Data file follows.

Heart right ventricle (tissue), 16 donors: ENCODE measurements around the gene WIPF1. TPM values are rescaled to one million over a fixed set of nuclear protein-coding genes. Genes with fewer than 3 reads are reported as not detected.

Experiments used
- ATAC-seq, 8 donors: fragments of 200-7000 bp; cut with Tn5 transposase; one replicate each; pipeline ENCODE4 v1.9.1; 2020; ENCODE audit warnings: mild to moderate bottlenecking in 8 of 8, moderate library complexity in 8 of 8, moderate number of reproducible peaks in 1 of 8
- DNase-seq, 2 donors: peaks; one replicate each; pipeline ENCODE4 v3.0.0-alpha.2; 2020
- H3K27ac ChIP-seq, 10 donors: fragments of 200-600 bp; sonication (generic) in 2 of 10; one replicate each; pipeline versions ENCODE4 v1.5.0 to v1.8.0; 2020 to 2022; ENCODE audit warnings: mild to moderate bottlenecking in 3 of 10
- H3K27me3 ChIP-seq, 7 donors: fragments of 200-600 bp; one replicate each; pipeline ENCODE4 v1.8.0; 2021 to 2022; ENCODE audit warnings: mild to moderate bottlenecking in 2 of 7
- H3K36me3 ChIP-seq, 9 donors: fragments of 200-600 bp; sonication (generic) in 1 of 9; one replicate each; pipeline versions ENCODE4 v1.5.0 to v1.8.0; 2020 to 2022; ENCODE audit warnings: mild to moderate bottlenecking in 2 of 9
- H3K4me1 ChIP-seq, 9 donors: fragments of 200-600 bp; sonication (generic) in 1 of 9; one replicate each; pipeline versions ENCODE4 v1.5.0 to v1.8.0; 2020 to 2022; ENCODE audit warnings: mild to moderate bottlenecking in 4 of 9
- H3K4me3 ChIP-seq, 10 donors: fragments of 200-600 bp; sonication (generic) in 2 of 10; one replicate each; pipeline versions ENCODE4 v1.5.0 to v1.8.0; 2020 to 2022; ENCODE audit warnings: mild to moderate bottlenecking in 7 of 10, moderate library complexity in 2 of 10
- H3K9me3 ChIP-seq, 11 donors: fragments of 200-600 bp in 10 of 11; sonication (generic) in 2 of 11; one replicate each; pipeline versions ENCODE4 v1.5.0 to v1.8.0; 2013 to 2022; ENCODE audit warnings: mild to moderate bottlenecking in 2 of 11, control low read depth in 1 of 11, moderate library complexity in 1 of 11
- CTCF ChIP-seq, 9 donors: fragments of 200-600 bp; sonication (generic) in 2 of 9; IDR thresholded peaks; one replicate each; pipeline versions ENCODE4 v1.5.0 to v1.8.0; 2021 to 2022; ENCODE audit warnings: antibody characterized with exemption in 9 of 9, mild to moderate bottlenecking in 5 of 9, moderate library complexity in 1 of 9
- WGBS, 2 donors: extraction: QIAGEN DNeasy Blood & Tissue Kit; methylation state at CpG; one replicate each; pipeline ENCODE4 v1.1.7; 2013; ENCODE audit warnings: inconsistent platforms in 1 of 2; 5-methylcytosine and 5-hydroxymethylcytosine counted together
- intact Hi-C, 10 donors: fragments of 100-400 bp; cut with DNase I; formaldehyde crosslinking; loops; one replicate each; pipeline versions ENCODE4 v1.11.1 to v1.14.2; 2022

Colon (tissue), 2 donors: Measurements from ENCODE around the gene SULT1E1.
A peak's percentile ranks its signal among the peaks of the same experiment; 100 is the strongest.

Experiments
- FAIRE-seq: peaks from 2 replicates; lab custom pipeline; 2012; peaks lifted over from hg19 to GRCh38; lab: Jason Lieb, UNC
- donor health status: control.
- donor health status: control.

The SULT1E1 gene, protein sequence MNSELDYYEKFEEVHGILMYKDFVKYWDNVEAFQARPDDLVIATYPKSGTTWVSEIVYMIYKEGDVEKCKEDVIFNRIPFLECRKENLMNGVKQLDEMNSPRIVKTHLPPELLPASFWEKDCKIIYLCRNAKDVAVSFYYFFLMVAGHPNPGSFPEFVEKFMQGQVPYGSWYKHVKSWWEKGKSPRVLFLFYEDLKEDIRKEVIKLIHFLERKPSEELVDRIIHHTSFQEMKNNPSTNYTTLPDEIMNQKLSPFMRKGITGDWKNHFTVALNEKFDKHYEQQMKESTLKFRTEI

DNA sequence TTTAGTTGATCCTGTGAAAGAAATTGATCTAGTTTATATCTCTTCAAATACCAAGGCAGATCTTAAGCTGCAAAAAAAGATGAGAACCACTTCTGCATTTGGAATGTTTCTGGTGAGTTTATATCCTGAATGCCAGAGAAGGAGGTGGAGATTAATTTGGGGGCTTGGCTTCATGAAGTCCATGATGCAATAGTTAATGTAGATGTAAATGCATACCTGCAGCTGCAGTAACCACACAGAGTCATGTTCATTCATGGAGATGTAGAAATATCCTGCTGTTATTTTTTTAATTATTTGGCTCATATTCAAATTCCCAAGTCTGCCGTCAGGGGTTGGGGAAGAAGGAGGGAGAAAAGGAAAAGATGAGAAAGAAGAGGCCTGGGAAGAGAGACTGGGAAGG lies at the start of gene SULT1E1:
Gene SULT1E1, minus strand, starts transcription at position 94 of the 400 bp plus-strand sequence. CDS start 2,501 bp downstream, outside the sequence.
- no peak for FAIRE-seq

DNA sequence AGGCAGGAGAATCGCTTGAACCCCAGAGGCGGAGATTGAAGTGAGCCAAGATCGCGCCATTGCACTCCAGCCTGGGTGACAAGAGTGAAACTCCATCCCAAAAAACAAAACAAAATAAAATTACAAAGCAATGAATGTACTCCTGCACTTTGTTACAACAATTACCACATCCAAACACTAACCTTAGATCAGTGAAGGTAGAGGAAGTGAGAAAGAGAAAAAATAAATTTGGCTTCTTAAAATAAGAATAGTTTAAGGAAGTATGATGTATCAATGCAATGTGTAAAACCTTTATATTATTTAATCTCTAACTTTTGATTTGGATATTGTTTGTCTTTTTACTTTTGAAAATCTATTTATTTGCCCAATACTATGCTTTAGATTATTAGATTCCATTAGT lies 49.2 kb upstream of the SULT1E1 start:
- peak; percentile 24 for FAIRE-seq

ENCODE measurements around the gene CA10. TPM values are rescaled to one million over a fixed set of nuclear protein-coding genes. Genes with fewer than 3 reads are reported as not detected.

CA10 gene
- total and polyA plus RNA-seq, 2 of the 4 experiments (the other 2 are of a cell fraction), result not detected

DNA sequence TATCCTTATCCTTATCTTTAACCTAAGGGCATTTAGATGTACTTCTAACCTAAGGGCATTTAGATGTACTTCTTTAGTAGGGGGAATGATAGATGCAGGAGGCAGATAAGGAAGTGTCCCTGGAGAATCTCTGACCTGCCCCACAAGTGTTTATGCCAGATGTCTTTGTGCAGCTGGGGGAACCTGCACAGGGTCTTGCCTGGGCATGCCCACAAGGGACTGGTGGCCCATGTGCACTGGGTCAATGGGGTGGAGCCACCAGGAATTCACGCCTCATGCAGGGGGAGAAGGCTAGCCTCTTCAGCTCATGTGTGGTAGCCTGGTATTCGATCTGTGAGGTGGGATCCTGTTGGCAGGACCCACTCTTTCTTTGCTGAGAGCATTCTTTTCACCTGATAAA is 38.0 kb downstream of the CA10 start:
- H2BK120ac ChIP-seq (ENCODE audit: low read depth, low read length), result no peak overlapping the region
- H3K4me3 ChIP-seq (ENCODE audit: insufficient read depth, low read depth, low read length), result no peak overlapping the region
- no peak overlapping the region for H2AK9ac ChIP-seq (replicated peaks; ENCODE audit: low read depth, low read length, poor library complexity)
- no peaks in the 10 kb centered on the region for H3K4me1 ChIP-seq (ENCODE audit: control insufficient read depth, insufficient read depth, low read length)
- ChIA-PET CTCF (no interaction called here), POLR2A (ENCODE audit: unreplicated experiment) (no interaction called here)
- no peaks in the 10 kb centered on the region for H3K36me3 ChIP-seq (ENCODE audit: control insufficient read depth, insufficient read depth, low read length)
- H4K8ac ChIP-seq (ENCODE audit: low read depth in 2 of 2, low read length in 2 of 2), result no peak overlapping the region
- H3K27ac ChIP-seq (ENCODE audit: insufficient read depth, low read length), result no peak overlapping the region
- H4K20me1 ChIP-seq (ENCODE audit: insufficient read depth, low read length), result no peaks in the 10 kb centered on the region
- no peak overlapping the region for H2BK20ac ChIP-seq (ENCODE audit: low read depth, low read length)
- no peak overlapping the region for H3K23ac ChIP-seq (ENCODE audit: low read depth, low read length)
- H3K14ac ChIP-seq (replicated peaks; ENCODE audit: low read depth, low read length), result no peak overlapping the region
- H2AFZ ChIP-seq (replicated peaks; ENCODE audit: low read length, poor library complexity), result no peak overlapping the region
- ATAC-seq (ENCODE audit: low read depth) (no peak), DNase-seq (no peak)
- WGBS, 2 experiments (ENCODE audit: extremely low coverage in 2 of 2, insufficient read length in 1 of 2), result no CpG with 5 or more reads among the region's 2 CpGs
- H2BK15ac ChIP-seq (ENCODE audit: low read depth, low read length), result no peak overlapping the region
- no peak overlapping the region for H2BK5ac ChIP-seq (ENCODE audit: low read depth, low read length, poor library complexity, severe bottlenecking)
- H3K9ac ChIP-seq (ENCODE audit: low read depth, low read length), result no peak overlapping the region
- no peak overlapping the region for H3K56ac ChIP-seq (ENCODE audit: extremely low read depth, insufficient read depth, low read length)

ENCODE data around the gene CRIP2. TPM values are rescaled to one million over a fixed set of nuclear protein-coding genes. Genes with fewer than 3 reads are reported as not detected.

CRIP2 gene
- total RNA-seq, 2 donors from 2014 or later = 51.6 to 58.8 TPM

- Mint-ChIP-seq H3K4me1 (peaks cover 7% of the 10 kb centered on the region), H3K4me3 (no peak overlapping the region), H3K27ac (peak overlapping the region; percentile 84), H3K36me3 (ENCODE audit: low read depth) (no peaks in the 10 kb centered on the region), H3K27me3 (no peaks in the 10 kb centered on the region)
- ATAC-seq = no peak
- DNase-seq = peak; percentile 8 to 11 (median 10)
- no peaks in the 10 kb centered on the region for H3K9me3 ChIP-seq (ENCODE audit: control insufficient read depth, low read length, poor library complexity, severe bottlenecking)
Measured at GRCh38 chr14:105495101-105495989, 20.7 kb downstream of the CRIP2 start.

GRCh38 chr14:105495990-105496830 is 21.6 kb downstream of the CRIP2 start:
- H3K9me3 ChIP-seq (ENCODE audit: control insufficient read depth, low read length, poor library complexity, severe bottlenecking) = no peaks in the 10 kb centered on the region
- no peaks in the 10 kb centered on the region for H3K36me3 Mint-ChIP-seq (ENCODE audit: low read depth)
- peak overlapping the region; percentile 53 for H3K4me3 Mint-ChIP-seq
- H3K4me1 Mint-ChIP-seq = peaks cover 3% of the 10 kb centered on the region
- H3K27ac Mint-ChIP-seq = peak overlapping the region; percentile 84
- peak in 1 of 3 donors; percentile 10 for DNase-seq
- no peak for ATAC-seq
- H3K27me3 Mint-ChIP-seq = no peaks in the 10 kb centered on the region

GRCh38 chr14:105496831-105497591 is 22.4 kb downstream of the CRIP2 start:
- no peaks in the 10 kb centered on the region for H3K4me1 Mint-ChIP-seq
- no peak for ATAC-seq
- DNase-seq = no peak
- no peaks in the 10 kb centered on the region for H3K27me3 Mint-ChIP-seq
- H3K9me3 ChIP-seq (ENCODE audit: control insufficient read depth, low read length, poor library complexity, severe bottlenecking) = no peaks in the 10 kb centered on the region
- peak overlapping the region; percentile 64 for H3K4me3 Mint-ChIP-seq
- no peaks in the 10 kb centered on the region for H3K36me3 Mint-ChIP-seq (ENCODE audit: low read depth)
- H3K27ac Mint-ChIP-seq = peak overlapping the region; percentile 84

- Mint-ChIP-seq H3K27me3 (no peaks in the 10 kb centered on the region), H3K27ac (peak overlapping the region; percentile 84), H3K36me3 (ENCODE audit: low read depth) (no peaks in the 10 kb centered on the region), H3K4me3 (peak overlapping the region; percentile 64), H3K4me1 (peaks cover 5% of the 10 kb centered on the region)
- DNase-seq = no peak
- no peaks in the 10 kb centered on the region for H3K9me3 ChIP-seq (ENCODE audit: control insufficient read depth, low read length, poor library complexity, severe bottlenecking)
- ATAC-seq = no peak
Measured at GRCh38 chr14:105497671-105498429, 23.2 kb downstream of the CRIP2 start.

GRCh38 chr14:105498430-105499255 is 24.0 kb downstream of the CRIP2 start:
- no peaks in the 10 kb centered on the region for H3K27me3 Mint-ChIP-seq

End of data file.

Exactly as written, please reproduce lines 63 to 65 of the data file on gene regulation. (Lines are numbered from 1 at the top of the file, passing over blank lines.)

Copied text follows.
- peak in 1 of 3 donors; percentile 10 for DNase-seq
- no peak for ATAC-seq
- H3K27me3 Mint-ChIP-seq = no peaks in the 10 kb centered on the region